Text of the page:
Just the code:) Animate[Show[ Graphics[Translate[Rotate[{Circle[], Thick, Blue, Line[{{0, 0}, {0, -1}}], Red, PointSize[.02], Point[{0, -1}]}, -t], {t , 0}], PlotRange -> {{0, 4 Pi}, {-2, 2}}, ImageSize -> {Large, Tiny}, Axes -> {True, False}, AxesOrigin -> {0, -1}], ParametricPlot[{(a - Sin[a]), (-Cos[a])}, {a, 0, t}, PlotStyle -> ...


9

I'll switch it up a bit: I'll give you somewhat simplified code, and your task is to figure out what I'm trying to do: With[{frames = 15}, Animate[ ParametricPlot[{u - Sin[u], 1 - Cos[u]}, {u, -$MachineEpsilon, t}, Axes -> None, Epilog -> {Line[{{t, 1}, {t - Sin[t], 1 - Cos[t]}}], ...


9

As I mentioned in the comments, using Mod[] is one good way to enforce your periodic boundary conditions: just generate the random walk as usual, and then apply Mod[] to bring back inside the sections that are outside your box. Here's an example of what I'm describing: n = 5*10^3; (* number of steps *) s = 20; (* cube edge length *) h = 1/10; (* step bound ...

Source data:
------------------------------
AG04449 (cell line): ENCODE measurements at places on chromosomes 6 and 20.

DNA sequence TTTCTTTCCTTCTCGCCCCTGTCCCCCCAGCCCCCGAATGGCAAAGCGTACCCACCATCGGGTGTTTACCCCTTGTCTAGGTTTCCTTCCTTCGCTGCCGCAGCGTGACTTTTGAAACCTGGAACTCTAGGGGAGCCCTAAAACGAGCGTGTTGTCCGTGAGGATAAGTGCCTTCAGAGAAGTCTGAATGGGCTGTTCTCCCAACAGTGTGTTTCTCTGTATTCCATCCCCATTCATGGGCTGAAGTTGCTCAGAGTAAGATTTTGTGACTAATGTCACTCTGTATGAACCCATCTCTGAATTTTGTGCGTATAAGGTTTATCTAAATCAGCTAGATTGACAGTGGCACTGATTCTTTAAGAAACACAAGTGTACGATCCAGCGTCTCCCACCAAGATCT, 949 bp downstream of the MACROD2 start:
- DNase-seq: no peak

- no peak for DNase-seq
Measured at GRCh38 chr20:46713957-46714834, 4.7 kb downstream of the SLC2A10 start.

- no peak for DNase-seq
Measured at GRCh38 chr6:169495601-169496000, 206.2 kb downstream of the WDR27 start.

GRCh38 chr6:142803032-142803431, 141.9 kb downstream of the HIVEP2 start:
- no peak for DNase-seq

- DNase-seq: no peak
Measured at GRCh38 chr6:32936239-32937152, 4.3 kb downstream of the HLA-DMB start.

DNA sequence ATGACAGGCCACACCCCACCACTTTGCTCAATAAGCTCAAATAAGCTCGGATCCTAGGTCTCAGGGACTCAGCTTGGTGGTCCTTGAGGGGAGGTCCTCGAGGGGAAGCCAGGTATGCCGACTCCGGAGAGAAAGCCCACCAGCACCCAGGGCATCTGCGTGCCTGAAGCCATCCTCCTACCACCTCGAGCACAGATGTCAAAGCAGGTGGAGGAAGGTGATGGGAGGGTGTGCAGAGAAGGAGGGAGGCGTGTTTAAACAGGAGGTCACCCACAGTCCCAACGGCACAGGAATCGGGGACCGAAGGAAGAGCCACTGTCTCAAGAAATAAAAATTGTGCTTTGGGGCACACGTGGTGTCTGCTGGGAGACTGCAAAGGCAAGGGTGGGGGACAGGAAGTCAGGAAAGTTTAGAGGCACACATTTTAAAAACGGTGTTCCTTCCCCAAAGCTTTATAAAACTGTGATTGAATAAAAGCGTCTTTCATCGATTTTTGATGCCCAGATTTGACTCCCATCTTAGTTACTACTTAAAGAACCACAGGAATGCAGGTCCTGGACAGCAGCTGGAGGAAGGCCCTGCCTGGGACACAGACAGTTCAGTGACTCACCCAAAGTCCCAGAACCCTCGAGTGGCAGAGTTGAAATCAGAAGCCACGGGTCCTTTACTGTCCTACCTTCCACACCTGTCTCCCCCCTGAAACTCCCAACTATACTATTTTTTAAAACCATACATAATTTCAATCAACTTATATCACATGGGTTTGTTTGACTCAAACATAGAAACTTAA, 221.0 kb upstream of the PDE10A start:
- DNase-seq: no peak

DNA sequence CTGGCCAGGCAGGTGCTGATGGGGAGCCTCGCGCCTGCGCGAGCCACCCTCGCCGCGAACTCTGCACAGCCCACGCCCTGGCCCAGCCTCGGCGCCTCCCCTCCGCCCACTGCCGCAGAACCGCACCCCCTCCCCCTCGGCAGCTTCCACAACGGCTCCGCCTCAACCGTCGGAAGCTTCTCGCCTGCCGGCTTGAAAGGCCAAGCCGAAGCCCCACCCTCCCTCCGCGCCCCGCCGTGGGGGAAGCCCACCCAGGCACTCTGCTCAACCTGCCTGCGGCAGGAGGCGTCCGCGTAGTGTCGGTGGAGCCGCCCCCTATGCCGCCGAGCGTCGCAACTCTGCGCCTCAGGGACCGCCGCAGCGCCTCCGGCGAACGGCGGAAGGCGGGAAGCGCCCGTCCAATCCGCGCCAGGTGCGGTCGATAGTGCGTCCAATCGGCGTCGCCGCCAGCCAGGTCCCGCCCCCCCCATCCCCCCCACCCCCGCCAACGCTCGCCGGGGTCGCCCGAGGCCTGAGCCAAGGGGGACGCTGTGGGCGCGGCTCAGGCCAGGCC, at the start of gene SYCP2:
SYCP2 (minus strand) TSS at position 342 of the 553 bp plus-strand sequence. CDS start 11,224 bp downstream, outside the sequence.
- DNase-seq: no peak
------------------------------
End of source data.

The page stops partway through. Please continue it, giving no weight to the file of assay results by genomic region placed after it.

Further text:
9

I did a solution with contour tracing on the distance function. It gets pretty unstable sometimes, but it's a fun question to experiment with interactivity. DynamicModule[{p1 = {0, 2}, p2 = {1, 3}, angles = {0, 0}, distance, grad, tangent}, distance[a1_, a2_] := Norm[{Cos@a1, Sin@a1} - (Norm[p2 - p1] {Cos@a2, Sin@a2} + p1)]; grad = ...


8

Rapid calculations are afforded by Accumulate to generate the walk and Mod to implement the periodicity. Scaling the entire thing to the unit cube simplifies the code a little. Furthermore, don't generate normally distributed displacements: uniform displacements will do when the increments are small. With these efficiencies we may generate the coordinates ...